Gilead Sciences is turning to gene sequencing to refresh its nonalcoholic steatohepatitis (NASH) pipeline. The company is collaborating with Renown Institute for Health Innovation (Renown IHI) to sequence 15,000 people with NASH and nonalcoholic fatty liver disease. That data, and more, will then be compared to data from 40,000 healthy Nevada residents gathered by Renown IHI.
“Combining the sequencing of protein coding DNA, with extensive electronic health record data will enable a deep analysis of the roles of genetics and environment in NASH incidence and progression,” said John McHutchison, M.D., chief scientific officer and head of research and development, Gilead Sciences. Notably, participants may also benefit directly from this sequencing program. “Any genetic variants identified in participants through the collaboration may be shared with [them] for patient care purposes,” said Anthony Slonim, MD., DrPH, president and CEO, Renown Health.
Gilead’s high hopes for selonsertib, an ASK-1 inhibitor, were recently dashed by disappointing results from the STELLAR-3 study, which looked at its potential for bridging fibrosis due to nonalcoholic steatohepatitis.
This is a major blow, since NASH is a large untapped market. Estimates of its prevalence are shaky, because of uneven data. But The National Institutes of Health has estimated that between 3% and 12% of U.S. adults suffer from this condition or earlier stages of it. That’s roughly 10 million to 30 million people. Some drug companies have calculated that it represents an estimated $35 billion market.
Gilead has invested heavily in this field and does not seem deterred. It has three compounds, selonsertib, cilofexor, and firsocostat, it hopes will be approved alone or in combination. “We believe that effective therapy for NASH will ultimately require a combination approach that targets distinct pathways involved in the pathogenesis of this disease,” said McHutchison in a company release. Data from the Phase 2 ATLAS combination trial of the three drug candidates in patients with advanced fibrosis due to NASH, is anticipated later this year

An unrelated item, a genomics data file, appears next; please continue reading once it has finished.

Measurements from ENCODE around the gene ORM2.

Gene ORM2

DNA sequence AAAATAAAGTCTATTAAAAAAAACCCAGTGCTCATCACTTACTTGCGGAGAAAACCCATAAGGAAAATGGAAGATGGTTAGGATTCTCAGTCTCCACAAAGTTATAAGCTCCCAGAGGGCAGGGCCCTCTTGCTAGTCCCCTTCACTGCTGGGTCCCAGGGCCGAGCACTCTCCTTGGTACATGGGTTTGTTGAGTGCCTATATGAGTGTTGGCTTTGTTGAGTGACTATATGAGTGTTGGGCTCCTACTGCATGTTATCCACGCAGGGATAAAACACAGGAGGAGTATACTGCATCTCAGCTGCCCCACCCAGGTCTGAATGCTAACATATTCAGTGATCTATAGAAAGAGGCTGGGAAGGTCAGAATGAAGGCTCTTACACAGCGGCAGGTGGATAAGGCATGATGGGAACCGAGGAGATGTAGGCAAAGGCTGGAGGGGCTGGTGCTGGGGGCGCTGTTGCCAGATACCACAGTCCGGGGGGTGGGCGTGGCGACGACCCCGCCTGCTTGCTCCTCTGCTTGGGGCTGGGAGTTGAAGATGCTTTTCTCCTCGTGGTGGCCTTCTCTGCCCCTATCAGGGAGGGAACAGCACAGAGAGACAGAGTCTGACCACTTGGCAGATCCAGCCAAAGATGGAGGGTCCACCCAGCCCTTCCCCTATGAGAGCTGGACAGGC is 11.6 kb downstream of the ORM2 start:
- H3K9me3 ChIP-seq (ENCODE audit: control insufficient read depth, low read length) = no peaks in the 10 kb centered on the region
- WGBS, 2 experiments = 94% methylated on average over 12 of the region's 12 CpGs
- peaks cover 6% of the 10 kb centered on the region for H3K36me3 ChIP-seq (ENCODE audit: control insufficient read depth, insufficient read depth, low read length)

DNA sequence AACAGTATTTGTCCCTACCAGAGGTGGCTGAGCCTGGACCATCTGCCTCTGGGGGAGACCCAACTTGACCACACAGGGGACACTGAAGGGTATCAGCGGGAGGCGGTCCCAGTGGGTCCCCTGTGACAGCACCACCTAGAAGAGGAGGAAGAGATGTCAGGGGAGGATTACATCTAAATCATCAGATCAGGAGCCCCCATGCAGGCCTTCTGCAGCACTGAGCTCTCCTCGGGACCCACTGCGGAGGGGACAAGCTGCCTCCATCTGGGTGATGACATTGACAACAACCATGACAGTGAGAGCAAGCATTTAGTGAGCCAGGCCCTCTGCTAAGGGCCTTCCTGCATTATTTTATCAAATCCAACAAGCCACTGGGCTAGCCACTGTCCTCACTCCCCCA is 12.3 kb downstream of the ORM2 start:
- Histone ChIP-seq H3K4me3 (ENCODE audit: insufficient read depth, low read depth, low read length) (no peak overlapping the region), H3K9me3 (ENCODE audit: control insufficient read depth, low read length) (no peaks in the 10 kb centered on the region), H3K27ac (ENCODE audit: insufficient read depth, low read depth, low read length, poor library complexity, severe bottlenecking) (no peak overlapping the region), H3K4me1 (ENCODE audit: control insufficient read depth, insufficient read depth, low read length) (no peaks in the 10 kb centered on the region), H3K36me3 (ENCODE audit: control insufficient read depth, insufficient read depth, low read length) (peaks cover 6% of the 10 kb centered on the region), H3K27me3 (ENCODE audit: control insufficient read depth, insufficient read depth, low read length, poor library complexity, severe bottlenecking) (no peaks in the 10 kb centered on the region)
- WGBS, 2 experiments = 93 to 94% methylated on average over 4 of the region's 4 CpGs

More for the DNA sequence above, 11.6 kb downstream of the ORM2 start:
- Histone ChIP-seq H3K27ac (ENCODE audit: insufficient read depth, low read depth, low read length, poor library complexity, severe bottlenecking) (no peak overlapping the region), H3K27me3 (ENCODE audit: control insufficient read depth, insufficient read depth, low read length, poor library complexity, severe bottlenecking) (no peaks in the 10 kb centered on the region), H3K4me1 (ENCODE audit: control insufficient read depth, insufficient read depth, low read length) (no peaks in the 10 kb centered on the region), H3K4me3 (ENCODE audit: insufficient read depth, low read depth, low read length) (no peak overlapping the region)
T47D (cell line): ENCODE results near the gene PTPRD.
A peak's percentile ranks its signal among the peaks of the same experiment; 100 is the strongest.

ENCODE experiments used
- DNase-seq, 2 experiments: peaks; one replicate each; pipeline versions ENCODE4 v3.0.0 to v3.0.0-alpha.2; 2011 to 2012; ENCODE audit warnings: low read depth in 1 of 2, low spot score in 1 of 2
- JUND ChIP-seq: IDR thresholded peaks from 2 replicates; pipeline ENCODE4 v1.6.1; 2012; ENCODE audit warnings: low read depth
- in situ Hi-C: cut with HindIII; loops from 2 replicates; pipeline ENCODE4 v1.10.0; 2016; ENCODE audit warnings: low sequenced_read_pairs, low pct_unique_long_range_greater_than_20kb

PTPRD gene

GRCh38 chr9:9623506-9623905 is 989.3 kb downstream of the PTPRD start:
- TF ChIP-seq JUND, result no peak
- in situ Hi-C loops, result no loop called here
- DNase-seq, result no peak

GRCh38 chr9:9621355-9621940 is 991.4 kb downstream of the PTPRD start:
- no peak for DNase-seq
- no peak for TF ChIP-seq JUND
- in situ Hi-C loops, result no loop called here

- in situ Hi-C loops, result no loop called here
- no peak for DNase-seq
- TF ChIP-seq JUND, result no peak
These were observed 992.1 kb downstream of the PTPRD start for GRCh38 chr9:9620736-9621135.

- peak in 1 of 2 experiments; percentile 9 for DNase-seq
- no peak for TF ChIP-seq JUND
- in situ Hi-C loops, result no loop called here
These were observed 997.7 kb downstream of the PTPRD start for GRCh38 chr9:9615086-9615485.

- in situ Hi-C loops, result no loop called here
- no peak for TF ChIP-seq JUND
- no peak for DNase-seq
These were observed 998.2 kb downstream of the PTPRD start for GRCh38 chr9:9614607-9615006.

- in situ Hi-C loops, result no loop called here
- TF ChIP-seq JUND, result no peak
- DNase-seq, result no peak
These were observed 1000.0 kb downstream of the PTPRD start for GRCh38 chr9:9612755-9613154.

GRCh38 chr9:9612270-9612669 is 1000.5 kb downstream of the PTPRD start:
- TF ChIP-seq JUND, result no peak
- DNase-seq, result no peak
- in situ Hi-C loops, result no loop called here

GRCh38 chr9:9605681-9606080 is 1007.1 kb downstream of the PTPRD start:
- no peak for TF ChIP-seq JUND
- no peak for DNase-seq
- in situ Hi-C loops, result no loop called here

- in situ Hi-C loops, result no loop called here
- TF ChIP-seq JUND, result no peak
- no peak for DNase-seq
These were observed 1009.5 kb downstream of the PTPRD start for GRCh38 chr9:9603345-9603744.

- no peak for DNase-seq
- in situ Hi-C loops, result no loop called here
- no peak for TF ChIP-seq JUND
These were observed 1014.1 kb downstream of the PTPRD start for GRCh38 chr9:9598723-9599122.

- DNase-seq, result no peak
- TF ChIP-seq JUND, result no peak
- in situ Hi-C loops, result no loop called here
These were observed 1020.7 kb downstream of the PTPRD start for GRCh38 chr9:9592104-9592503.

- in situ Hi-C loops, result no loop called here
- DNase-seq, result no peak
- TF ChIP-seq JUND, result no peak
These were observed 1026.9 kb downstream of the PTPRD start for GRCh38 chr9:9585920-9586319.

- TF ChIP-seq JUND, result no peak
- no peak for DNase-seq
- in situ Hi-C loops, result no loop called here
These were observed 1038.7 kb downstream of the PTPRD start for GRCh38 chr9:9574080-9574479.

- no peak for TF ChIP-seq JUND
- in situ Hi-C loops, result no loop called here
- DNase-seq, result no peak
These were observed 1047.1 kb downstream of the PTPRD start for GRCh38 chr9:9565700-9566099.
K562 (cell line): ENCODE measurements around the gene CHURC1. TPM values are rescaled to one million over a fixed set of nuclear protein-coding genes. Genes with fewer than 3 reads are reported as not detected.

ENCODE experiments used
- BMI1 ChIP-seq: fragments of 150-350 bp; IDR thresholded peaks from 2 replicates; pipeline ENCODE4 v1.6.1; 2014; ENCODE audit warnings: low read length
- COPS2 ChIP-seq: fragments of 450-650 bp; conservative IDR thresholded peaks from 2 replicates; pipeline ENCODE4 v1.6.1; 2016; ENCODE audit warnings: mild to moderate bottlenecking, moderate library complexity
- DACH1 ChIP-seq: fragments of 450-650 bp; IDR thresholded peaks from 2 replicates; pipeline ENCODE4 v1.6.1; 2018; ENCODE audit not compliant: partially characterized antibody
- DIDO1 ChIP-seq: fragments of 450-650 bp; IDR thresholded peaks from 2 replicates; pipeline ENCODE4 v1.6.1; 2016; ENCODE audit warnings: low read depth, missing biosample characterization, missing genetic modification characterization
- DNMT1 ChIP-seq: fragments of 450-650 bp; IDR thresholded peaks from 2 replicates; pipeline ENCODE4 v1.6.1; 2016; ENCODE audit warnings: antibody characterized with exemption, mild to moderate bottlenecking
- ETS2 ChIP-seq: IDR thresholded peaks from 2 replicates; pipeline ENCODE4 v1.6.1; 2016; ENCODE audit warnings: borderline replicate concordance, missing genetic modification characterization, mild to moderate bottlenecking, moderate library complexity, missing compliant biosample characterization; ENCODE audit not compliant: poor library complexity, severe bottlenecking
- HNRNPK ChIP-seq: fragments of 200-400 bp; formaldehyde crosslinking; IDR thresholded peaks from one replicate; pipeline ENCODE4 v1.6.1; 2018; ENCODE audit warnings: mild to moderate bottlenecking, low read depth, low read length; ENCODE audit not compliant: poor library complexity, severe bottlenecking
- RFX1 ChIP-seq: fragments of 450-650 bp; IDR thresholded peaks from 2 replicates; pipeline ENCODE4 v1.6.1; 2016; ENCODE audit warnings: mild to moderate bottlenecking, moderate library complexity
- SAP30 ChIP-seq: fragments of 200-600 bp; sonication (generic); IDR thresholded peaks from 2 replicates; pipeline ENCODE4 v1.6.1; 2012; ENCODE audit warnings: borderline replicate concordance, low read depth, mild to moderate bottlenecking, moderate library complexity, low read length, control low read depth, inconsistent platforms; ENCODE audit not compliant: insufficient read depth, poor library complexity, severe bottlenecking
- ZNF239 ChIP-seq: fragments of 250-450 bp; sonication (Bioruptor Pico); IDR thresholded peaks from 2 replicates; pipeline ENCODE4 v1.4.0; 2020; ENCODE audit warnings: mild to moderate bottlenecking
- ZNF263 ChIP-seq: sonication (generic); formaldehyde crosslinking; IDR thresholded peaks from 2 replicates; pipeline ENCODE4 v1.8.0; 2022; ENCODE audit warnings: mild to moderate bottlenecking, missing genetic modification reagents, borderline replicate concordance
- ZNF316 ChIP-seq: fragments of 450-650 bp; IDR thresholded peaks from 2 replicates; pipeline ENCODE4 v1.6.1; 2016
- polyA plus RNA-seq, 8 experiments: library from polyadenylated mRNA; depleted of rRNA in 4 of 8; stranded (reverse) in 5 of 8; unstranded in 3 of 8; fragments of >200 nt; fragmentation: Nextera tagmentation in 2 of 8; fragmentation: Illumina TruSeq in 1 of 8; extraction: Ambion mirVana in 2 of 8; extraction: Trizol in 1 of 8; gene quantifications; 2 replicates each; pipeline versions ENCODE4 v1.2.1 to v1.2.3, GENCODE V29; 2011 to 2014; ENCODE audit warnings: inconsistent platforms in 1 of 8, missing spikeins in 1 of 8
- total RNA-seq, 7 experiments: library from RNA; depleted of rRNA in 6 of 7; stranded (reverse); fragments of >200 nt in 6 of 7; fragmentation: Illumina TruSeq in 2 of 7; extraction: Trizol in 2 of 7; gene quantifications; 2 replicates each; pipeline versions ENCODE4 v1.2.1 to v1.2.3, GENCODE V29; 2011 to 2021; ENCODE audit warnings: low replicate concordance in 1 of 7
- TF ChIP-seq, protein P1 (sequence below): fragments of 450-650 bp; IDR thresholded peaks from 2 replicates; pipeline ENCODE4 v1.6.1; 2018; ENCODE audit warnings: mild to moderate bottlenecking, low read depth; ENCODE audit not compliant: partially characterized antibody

Now, Gilead is adding a new instrument to their R&D toolbox – their sequencing project with Renown IHI.
Renown IHI is a collaboration between Nevada’s Desert Research Institute (DRI), and Renown Health, a locally governed and owned, not-for-profit integrated healthcare network serving Nevada, Lake Tahoe and northeast California. DRI specializes in investigating the effects of natural and human-induced environmental change and advancing technologies. Renown Health, meanwhile, maintains electronic health records for 1.02 million registered patients. In 2016, Renown and DRI established the Healthy Nevada Project (HNP), which they describe as “the nation’s first community-based population health study.” That project currently comprises 40,000 participants.
In 2017 HNP began a partnership with personal genomics firm Helix to leverage its population health services, exome sequencing, and consumer engagement tools. The HNP is now an ongoing collaboration between Renown IHI, DRI, and Helix. HNP combines genetic, environmental, social and clinical data to address individual and community health needs with the goal of improving health across the state and the nation.
“The analysis of these large datasets in collaboration with Renown IHI could help identify genetic variants that impact the risk of developing NASH and thereby advance the discovery and development of new treatments for this disease,” said McHutchinson.